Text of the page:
China's Cultural Revolution, 1966-1969: Not a Dinner Party

By Michael Schoenhals | Go to book overview

tion to add to their achievements, overcome shortcomings, and do an even better job of economizing, and to repay with new and outstanding achievements our great leader Chairman Mao's profound concern.

In the army, signs of waste are still quite widespread and in some cases quite serious. In view of this, we must definitely strive to do a good job of adding to our achievements and overcoming shortcomings and errors.

From now on, we must hold the great red banner of Mao Zedong Thought even higher, give prominence to proletarian politics, and execute our professional tasks well. We must excel in being economical and strive, in everything we do, to be diligent and conscientious, hard working and thrifty, and industrious and ingenious.

The General Logistics Department of the
Chinese People's Liberation Army
3 January 1969


53
Concerning the Speed of Economic Development during the Ten Years of Domestic Turmoil

State Statistical Bureau

Source: This is a translation of "Dui shinian neiluan shiqi jingji fazhan sudu de yixie fenxi," a document produced "for reference purposes" by the State Statistical Bureau and published in CCP Central Secretariat Research Office Economy Group, ed., Jingfi wenti vanjiu ziliao (Research Materials on Economic Problem) ( 1983- 1984) ( Beijing: Zhongguo caizheng jingji chubanshe, 1986), pp. 217-20.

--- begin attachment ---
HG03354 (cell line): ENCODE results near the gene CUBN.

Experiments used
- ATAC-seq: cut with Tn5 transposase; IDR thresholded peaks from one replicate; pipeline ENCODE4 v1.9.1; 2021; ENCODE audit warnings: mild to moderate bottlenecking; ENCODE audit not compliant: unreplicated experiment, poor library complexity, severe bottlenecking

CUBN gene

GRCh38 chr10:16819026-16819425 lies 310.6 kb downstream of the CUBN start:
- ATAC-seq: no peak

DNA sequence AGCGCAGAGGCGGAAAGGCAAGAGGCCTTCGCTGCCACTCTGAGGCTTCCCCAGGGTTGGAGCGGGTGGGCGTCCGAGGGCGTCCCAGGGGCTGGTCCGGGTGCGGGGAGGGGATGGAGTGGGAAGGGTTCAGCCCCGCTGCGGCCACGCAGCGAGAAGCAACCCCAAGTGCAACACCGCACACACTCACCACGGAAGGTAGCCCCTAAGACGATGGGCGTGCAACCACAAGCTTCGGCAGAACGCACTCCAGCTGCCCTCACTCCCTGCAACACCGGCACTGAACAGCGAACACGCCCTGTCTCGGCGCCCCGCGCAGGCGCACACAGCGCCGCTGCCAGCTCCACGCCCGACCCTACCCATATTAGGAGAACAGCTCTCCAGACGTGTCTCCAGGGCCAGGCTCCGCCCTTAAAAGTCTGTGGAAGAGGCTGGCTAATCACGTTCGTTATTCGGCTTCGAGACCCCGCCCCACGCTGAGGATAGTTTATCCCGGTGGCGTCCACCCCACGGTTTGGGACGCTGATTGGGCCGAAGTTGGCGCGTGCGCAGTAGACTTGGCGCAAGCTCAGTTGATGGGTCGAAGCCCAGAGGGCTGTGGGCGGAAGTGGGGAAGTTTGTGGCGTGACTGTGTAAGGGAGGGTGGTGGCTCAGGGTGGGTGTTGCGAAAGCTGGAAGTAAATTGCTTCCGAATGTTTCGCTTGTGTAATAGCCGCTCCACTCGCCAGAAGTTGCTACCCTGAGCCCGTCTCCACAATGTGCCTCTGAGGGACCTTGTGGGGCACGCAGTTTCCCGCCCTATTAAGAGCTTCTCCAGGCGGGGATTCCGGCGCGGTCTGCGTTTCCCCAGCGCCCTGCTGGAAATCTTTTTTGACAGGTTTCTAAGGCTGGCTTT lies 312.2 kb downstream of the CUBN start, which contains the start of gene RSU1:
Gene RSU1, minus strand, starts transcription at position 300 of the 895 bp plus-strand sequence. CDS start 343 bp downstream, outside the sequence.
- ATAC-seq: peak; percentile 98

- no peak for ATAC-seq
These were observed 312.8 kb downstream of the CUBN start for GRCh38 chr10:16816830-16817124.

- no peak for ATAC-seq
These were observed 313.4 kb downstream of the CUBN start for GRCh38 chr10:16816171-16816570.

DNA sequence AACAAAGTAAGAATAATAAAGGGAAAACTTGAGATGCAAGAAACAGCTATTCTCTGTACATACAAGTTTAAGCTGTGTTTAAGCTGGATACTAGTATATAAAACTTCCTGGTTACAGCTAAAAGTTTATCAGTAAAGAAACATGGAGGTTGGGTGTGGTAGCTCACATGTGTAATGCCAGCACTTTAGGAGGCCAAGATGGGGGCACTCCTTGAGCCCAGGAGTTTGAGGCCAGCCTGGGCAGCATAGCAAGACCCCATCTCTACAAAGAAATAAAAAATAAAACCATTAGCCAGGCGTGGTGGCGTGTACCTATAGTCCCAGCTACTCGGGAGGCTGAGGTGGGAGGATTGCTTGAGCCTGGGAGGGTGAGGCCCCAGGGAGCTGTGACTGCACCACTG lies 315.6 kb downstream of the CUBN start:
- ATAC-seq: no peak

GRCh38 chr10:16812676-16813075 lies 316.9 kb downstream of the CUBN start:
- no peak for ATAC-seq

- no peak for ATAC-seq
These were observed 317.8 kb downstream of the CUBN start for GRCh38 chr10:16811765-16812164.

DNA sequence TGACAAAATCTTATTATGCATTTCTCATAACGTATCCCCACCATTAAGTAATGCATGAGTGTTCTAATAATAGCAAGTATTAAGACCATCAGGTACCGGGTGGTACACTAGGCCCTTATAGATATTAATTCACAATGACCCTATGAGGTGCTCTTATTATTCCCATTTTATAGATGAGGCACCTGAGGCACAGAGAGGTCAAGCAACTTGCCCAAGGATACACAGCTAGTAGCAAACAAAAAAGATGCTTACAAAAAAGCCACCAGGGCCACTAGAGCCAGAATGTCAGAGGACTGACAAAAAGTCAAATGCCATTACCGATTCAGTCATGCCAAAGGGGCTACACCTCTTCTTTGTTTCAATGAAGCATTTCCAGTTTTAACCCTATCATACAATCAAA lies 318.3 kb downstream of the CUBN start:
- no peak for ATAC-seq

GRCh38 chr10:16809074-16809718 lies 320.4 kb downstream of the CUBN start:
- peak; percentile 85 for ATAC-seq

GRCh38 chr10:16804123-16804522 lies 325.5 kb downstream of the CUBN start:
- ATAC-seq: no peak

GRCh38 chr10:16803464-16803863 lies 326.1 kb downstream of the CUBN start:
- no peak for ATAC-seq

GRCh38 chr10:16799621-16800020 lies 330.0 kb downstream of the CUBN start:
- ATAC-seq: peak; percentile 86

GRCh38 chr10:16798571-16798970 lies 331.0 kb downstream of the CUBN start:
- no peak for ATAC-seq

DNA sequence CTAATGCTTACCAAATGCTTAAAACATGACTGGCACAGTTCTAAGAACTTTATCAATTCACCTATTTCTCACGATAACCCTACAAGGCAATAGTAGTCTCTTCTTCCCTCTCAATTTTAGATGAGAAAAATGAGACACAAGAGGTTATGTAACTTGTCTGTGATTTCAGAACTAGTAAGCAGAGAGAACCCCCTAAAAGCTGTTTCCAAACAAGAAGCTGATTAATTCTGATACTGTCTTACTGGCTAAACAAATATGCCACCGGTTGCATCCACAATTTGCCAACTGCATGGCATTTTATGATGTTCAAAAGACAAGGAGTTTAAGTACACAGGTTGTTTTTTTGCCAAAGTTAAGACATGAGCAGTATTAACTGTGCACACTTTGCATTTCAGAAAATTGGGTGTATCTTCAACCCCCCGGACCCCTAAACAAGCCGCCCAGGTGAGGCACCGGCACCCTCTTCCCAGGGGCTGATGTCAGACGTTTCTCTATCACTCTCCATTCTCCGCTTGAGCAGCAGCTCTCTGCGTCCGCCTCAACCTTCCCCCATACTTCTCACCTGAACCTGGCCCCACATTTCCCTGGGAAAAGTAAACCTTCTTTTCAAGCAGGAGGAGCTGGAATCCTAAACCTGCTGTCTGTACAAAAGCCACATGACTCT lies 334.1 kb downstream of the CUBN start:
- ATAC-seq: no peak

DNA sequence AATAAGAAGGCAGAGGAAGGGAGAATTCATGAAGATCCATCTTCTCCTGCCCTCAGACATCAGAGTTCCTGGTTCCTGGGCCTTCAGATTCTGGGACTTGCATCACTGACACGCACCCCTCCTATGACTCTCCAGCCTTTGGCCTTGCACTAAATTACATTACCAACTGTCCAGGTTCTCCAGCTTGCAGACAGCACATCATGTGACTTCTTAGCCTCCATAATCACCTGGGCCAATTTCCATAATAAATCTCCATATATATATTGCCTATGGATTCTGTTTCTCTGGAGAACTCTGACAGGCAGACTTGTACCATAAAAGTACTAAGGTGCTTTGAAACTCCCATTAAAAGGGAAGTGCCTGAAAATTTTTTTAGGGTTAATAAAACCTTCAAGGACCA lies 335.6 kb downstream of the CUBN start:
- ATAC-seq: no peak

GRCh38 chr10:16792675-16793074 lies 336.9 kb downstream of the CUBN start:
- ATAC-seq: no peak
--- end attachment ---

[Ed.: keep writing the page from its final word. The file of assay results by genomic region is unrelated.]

Untold damage was done to the national economy during the ten years of domestic turmoil, and yet the speed of development remained fairly high. How is this possible? Do the statistics reflect what actually happened? Our tentative analysis of this problem is as follows:


1. The development of industry and agriculture during this period was actually not very rapid.

During the ten-year period from 1967 to 1976, the gross output value of industry and agriculture grew by an annual average of 7.1 percent,

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